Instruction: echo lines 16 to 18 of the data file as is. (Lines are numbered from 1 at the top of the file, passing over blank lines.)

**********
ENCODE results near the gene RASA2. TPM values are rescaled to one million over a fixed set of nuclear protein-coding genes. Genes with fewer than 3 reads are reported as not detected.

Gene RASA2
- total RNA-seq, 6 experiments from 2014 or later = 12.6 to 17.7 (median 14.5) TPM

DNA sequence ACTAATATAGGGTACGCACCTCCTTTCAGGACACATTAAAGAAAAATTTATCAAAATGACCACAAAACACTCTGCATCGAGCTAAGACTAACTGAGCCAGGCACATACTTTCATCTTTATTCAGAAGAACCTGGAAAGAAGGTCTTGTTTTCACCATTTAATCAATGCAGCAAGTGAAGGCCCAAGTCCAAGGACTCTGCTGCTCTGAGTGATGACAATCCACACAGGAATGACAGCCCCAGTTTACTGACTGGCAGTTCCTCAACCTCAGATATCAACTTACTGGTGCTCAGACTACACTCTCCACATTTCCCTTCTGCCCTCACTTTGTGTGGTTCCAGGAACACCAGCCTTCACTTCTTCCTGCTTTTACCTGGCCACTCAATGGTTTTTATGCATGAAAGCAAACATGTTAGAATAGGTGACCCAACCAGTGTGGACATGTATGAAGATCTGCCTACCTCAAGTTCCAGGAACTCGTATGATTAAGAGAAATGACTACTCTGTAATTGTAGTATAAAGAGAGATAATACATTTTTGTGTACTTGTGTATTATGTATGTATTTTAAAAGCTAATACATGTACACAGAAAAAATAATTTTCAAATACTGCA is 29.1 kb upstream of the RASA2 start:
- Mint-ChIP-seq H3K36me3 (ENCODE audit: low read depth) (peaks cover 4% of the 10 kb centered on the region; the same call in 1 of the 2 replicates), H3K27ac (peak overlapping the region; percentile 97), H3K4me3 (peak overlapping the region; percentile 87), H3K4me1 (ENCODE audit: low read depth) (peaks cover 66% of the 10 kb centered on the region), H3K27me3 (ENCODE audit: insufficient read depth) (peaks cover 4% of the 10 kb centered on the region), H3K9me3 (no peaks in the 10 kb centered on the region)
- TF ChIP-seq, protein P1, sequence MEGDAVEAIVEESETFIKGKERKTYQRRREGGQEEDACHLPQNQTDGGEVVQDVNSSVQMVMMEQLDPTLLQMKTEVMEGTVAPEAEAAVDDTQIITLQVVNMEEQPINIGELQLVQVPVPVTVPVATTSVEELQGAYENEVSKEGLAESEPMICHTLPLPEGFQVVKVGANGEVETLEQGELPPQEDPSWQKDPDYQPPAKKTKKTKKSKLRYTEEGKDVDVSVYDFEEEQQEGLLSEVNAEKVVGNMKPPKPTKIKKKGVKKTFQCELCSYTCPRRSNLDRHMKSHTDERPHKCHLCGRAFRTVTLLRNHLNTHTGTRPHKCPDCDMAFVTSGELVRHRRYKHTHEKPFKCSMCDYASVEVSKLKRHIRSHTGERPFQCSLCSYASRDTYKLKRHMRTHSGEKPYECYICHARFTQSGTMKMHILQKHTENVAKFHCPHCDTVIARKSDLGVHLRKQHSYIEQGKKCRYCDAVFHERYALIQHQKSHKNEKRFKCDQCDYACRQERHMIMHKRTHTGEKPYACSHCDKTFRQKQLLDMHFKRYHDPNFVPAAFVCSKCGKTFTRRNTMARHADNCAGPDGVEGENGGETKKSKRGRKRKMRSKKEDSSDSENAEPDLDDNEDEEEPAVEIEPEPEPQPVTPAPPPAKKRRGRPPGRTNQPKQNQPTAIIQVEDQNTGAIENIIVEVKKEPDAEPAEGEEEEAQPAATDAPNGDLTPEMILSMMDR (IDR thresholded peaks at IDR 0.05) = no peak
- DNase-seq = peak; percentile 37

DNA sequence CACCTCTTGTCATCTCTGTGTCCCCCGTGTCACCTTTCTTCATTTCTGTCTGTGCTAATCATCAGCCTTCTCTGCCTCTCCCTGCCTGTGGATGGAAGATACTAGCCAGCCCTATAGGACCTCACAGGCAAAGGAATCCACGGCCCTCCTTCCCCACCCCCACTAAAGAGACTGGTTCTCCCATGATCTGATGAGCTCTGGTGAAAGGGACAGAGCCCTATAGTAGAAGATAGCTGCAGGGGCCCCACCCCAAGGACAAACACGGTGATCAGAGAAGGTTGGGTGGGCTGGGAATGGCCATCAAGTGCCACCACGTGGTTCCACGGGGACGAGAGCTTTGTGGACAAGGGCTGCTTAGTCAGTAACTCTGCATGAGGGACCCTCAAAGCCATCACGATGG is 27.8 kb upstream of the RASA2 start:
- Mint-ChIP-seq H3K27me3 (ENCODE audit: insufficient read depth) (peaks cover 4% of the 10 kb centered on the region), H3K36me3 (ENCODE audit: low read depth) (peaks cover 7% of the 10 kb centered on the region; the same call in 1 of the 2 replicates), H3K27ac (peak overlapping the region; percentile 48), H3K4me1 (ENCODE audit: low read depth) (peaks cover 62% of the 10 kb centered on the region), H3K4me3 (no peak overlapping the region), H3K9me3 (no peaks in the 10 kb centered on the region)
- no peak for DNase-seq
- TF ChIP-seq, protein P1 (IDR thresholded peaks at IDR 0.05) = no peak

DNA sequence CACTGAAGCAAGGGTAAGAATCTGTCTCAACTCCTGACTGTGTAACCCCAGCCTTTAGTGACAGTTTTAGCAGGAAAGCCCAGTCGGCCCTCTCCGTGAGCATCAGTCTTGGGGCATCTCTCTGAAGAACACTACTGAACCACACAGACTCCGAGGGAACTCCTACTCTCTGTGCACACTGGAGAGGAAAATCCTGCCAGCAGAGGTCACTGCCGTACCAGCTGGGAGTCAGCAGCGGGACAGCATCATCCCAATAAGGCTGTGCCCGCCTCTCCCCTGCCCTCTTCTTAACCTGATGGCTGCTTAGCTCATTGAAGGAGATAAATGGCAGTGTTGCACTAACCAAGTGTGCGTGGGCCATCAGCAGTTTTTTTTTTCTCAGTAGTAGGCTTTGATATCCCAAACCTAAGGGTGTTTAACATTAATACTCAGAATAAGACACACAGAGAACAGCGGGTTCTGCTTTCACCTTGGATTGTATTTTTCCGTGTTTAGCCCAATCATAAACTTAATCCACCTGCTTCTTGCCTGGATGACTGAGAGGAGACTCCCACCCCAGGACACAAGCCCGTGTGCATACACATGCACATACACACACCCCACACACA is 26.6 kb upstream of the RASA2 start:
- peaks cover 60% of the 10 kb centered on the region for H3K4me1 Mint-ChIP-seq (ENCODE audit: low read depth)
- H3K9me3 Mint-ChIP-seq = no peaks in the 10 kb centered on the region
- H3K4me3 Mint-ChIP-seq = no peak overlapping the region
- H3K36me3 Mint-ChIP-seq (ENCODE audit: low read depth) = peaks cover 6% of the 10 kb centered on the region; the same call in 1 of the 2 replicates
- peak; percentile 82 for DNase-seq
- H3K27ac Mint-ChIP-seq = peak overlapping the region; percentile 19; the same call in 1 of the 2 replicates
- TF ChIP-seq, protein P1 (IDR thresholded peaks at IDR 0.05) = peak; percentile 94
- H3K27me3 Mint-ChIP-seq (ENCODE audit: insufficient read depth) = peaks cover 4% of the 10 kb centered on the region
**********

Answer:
- H3K36me3 Mint-ChIP-seq (ENCODE audit: low read depth) = peaks cover 6% of the 10 kb centered on the region; the same call in 1 of the 2 replicates
- peak; percentile 82 for DNase-seq
- H3K27ac Mint-ChIP-seq = peak overlapping the region; percentile 19; the same call in 1 of the 2 replicates